UK labour productivity decreased 0.4 per cent in the third quarter of last year, while annual growth was at its weakest in two years.
Output per hour fell 0.4 per cent compared with the previous quarter and grew just 0.2 per cent on the third quarter of 2017, according to the Office for National Statistics.
Head of productivity at ONS, Katherine Kent, said,
Growth in labour productivity remained very weak in the third quarter, at around a tenth of its historic trend rate. Within this the private sector saw productivity growth, whereas for the public and charitable sectors productivity fell.
ONS said the decrease reflected an increase in the number of hours worked, which outpaced growth over the quarter.
The number of jobs has also increased one per cent since the third quarter of 2017, while hours worked jumped 1.3 per cent over the same period.
Matt Weston, Managing Director, Robert Half UK, commented,
Today’s productivity figures are proof that industry 4.0 and the resulting war for talent, is starting to make its presence felt in the UK. According to the ONS, productivity has been driven by improvements in labour skills since the financial crisis in 2008. However, in recent years, increased digitalisation in the workplace and the need for businesses to adapt has widened the skills gap in the UK.
Business owners face a talent dilemma – they must hire people with the skills they need, but it’s also essential they upskill internally in order to plug any skills gap in-house and offer career progression. Employers who want to get ahead of the curve and boost productivity within their organisation should offer wide-ranging benefits packages, alongside an improved remuneration package, in order to attract and retain the top talent. Investing in training and development schemes, in addition to initiatives such as flexible or remote working are vital tools for employers embroiled in the ongoing war for talent.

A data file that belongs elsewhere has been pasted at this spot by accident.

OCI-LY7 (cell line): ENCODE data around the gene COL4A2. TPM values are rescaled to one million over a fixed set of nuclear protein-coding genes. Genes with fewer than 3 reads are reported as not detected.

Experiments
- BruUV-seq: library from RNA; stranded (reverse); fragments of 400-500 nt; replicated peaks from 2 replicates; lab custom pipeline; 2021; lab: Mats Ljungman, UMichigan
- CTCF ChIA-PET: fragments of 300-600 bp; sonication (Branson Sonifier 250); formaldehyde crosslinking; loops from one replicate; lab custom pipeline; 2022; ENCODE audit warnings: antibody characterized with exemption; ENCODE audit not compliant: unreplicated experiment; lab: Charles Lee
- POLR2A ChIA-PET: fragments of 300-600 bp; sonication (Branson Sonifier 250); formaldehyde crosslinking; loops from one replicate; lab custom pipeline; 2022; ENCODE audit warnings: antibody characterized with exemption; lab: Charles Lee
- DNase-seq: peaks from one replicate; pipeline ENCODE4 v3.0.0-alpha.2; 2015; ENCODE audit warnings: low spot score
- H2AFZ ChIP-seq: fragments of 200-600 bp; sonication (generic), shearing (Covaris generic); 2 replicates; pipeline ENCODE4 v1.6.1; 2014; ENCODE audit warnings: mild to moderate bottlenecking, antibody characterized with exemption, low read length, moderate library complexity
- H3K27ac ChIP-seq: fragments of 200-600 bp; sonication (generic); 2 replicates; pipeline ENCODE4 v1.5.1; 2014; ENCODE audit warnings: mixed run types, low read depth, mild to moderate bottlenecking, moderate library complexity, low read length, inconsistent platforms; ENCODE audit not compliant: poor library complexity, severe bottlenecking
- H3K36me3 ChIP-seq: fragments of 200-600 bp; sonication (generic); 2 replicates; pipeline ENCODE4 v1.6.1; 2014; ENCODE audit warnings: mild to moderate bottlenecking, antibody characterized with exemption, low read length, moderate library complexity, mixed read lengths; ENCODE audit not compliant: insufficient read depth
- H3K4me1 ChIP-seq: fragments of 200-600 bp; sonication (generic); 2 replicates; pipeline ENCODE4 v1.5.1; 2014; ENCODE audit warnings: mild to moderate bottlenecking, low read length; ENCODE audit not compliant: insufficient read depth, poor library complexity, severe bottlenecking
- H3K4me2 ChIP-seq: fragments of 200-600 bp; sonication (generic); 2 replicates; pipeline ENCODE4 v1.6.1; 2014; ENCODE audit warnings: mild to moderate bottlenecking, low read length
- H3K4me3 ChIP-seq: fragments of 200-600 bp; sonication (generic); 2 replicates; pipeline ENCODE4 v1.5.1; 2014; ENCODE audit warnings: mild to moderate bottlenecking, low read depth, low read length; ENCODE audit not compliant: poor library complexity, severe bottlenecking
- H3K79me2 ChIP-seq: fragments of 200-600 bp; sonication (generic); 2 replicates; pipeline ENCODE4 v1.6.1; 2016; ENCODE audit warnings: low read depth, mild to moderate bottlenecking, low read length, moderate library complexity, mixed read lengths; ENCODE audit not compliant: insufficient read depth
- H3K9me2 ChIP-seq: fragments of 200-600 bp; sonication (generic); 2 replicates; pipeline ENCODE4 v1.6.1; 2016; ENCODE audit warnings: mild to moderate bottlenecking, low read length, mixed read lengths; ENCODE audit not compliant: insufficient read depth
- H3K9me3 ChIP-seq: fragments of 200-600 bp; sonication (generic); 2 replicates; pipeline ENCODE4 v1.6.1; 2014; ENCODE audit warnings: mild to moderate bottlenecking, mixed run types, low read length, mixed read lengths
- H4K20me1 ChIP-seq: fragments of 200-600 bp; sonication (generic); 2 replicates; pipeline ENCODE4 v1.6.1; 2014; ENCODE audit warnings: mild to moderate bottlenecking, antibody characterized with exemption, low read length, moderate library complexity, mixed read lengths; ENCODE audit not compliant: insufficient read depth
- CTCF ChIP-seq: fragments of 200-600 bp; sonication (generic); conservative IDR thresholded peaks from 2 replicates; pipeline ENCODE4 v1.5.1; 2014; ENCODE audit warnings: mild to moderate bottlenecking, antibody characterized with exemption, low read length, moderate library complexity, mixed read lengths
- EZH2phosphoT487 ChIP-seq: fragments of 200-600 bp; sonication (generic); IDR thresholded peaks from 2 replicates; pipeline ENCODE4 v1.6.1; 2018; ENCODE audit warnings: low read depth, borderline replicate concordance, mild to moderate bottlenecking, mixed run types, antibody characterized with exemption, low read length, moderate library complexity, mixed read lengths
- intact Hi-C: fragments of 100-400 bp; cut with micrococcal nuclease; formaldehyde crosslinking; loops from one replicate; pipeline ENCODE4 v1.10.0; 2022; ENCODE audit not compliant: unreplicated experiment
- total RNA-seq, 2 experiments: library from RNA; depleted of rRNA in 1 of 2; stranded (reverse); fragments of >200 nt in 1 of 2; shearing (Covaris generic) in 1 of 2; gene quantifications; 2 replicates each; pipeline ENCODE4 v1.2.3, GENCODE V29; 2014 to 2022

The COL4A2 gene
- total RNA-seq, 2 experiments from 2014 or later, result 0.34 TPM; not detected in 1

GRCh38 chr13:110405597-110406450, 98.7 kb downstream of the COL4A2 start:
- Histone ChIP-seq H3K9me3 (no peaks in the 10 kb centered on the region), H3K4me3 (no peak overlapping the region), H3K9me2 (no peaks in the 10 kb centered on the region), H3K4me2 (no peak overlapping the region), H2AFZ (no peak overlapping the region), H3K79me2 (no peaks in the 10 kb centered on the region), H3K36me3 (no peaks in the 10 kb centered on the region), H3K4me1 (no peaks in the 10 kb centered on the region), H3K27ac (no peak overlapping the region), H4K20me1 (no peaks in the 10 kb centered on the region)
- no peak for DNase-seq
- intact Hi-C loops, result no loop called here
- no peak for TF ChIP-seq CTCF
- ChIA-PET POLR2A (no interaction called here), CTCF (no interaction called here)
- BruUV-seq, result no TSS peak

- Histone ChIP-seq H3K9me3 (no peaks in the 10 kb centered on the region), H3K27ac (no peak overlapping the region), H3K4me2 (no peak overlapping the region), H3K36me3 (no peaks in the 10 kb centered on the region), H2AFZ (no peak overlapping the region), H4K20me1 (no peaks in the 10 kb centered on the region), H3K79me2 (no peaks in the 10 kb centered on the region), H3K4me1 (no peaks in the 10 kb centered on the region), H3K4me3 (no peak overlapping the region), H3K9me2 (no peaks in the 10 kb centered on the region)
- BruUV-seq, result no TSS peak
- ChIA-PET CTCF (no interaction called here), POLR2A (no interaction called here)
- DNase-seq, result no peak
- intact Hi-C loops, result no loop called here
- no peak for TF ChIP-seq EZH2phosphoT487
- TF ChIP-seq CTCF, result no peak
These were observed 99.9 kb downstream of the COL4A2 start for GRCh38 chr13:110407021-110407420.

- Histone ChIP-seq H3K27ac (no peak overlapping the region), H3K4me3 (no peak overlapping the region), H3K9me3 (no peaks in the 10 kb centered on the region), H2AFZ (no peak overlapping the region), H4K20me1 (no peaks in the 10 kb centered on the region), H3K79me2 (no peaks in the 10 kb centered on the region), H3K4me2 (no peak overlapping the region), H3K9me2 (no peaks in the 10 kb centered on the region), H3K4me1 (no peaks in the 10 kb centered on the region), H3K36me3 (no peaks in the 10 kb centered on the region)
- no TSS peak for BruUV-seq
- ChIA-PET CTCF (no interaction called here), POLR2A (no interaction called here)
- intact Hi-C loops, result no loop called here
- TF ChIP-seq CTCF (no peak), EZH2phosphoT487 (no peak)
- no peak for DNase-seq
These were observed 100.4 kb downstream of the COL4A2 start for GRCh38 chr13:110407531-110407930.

However, Zoe Humphries, Senior Workplace Consultant at Steelcase, believes that, instead of productivity, we should be measuring engagement and creativity as these are essential the new “high tech, high touch” digital workplace. Zoe comments,
Productivity may be the age-old measure of output, but is it possible that we’ve become so focused on productivity that we’re stifling the creativity needed to innovate?
We live in an age where innovation is the key driver of progress, as businesses face an ever-shifting business landscape and ‘wicked problems’ involving incomplete, contradictory or changing information. Constant innovation is vital, with studies by the OECD and Nesta showing it accounts for 25 to 50 per cent of labour productivity growth.
But while productivity may be driven by innovation, our own research suggests that too much focus on efficiency and output could be stifling the creativity required for innovation to occur. When asked to name the biggest barriers to creativity, employees named heavy workloads (42 per cent) and organisational process (35 per cent) as the biggest issues they face.
So, instead of focusing on who is getting the most done, organisations would be wise to shift how they measure and achieve success. Nurturing a culture of self-expression, factoring creative time into everyday activities and designing the workspace to facilitate creative thinking, could be the key to a more fulfilled – and more productive – workforce.
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